The app, for both iPhones and Androids, is fairly simple to use: Users can add items to their shopping list manually or by scanning bar codes. After that, they can simply tap the items they need replenished, and they'll receive the products directly from among the more than 20 merchants NetPlenish works with, including Walmart, Target, Walgreens, Drugstore.com and Sephora.
Though you may still pay, say, $15 for shipping after saving $15 by optimizing your deals, NetPlenish views the time saved as a net-positive. And with its painless method for adding regularly purchased items to your shopping list, it turns shopping into practically a wave of the hand.
No Checkout Checkout
Still, the biggest selling point for NetPlenish may be its ease of checkout. The final step of shopping on an e-commerce site--especially when using a mobile device--can be painful: too many hoops to jump through, too many steps, too many numbers to enter and anti-spam codes to type. In fact, anywhere from 25-55% of online shopping carts get abandoned before the purchases are completed, in large part because consumers lose patience.
That fact meshes with another recently reported piece of data: 58% of online shoppers said they'd rather safely store their account information once, in a single place that can be easily accessed no matter where they're shopping online, according to a MasterCard survey conducted by Harris Interactive.
That's why NetPlenish created what it bills as a mobile commerce first: "No Checkout Checkout," which eliminates the hassle of having to fill out order forms on a tiny phone screen. Shoppers just click one button to order products from NetPlenish's roster of merchants.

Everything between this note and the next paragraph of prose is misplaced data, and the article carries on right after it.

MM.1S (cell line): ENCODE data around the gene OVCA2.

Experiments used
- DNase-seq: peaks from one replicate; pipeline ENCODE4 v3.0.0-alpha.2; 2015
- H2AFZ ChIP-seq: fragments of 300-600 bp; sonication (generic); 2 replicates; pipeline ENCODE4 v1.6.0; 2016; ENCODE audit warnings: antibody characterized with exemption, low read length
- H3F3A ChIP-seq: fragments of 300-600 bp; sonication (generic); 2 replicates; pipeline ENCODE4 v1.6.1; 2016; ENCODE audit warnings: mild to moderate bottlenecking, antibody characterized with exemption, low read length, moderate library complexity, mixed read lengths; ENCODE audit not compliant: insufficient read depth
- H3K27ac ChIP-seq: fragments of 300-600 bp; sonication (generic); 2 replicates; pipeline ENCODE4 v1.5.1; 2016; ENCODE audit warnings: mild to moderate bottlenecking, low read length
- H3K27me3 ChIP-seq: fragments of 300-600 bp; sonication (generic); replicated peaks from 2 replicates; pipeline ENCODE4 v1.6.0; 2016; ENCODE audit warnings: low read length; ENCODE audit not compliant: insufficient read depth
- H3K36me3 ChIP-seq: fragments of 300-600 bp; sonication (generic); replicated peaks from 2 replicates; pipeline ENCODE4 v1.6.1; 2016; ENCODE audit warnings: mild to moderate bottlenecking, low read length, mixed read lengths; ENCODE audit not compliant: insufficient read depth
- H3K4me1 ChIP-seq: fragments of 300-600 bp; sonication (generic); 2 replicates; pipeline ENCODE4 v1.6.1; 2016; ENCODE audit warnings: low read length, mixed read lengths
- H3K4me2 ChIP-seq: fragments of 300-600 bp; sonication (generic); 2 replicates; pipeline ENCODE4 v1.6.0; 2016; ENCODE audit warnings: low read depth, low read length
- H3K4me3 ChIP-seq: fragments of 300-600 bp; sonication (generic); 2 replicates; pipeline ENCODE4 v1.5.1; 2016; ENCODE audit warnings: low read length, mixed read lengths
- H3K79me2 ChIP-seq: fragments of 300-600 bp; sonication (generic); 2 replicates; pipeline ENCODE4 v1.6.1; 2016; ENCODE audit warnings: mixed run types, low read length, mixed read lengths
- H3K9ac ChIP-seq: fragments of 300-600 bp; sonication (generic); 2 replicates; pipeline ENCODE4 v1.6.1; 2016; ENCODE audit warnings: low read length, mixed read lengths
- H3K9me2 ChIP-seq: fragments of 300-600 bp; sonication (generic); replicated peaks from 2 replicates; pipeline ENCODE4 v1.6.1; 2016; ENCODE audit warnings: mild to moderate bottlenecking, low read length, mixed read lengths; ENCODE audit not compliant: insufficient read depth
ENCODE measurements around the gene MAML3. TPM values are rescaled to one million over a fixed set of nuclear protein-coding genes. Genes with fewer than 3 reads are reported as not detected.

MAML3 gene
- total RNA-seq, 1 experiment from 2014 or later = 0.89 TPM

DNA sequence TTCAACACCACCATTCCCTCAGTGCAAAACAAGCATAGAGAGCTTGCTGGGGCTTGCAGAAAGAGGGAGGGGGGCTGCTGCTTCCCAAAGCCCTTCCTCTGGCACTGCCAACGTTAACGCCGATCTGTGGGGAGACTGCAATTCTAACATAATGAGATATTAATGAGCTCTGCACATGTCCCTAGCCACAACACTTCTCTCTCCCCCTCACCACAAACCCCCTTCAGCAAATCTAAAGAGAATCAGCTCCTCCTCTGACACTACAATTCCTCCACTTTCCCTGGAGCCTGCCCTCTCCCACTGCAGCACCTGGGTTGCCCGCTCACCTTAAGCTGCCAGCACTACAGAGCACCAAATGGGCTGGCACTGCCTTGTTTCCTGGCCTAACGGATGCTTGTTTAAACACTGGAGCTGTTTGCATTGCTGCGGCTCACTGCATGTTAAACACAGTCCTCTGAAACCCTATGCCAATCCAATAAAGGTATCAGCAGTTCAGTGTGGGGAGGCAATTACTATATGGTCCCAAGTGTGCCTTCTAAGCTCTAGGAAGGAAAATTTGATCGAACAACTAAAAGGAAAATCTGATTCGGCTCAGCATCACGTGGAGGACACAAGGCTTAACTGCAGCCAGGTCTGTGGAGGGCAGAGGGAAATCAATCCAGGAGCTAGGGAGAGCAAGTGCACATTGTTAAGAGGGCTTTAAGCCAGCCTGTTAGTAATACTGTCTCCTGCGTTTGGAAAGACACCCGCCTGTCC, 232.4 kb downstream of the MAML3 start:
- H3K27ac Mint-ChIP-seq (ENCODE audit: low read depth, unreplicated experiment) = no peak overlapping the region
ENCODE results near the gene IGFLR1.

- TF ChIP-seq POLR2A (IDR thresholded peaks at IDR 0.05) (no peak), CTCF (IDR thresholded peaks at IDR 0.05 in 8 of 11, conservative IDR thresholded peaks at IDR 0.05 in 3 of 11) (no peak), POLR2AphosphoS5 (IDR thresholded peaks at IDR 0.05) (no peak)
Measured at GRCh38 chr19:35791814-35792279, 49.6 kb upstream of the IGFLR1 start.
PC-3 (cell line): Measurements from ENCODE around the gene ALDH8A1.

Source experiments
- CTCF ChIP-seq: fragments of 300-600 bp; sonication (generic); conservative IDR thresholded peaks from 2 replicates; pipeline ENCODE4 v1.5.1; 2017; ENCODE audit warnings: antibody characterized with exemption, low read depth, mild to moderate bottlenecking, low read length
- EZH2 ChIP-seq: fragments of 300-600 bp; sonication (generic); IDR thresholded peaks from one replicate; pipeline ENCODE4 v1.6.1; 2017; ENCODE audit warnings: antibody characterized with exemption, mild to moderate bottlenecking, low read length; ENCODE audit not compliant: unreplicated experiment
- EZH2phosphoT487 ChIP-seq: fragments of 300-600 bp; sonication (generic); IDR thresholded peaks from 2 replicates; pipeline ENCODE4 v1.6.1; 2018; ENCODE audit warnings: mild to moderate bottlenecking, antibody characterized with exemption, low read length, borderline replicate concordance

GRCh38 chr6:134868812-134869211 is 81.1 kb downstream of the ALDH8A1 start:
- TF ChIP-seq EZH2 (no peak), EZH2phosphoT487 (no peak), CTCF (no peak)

Shoppers abandon their online carts, Compton said, because e-commerce has never truly mimicked real commerce.
"You and I go to Safeway--we get our change, lickity split," Compton said. "E-commerce, you're mired down with two to three pages of checkout. That's why people drop off. The 'No Checkout Checkout' is important: It's hard for me to type. You want me to go through five pages with a fat thumb?"
The Wave of the Future?
Last year, 7%--or $202 billion--of U.S. retail sales were conducted online, according to research firm Forrester, and mobile purchasing is on the rise: In the first quarter of 2011, 13% of U.S. online adults used a smartphone to make a purchase; mobile commerce is expected to grow at 39% a year over the next five years, reaching $31 billion by 2016.
Sellers are adapting: Some 57% of online retailers have developed a mobile commerce strategy, and 48% already have a mobile-optimized site. And 56 of the top 100 retailers in the U.S. have developed Android, iPad or iPhone m-commerce apps.
Talking about the choices available via NetPlenish, Dave McClure, founding partner at 500 Startups and a NetPlenish investor, noted: "This is a $50 billion bricks-and-mortar market, yet only 5% of these products are currently being sold online."
As e-commerce and m-commerce grow, retailers will either shift their strategies to adapt, or close stores and shrink, à la Best Buy's recent announcement that it would shutter 50 locations. Apps like NetPlenish, with its one-stop shopping and seamless checkout, could accelerate the shopping revolution.